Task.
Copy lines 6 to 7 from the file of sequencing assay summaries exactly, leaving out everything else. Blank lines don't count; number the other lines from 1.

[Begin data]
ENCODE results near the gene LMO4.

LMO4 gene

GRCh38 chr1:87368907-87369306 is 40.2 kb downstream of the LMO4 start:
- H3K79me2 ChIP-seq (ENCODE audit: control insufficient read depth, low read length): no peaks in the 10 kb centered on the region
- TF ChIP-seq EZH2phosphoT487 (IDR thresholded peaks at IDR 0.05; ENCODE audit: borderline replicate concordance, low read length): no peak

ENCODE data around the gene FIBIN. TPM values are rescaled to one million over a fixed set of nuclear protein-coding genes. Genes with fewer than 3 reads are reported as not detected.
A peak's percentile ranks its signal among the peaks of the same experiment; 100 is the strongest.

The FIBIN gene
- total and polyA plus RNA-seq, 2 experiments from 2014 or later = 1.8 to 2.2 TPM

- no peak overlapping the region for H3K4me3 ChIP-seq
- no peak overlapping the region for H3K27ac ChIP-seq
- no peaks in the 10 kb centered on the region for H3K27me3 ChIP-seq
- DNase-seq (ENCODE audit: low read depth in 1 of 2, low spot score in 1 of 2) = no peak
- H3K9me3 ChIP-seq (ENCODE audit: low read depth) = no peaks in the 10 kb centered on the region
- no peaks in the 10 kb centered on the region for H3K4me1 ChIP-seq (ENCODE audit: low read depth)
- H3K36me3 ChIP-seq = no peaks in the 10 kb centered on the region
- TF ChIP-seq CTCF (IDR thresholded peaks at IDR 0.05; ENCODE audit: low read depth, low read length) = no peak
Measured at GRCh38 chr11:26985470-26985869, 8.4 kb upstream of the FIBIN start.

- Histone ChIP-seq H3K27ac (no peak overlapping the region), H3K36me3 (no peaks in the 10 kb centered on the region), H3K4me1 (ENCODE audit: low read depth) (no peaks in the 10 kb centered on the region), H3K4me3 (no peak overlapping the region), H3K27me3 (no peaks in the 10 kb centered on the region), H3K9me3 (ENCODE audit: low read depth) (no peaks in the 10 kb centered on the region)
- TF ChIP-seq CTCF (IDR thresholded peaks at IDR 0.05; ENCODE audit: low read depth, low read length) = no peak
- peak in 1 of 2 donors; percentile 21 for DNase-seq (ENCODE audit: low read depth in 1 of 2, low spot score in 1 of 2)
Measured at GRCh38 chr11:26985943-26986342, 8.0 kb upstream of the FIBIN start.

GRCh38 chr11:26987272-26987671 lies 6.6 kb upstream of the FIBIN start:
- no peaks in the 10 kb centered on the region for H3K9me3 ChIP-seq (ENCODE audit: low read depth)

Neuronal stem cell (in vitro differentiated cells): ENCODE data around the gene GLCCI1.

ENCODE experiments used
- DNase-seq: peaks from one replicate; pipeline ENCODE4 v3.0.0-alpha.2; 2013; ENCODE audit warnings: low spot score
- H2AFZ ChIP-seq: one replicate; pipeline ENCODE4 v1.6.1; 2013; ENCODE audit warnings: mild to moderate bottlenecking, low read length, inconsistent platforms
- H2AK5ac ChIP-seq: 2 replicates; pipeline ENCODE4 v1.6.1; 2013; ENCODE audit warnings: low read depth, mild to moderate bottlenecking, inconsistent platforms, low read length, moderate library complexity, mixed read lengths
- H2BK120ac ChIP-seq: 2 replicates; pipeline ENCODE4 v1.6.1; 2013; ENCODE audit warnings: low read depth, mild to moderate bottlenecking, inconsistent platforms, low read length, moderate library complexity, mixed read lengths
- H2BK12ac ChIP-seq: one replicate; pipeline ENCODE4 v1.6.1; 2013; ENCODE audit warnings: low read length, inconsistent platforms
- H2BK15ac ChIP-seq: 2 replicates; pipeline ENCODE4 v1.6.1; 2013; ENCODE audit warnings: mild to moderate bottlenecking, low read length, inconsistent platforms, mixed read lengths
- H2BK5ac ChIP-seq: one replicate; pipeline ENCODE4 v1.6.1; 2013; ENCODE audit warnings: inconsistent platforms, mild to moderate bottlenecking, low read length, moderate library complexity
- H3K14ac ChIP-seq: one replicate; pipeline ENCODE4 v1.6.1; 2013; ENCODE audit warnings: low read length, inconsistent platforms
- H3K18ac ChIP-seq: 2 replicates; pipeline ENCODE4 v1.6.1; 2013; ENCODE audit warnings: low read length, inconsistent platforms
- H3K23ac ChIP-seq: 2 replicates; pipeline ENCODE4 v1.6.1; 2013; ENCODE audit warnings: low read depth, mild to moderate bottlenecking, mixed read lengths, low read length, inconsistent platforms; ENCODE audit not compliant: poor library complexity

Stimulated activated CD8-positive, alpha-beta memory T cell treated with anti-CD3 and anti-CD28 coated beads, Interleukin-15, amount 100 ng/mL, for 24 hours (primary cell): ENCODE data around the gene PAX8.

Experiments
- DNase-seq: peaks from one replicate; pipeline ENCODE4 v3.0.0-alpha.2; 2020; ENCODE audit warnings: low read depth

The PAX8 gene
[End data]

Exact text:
ENCODE data around the gene FIBIN. TPM values are rescaled to one million over a fixed set of nuclear protein-coding genes. Genes with fewer than 3 reads are reported as not detected.
A peak's percentile ranks its signal among the peaks of the same experiment; 100 is the strongest.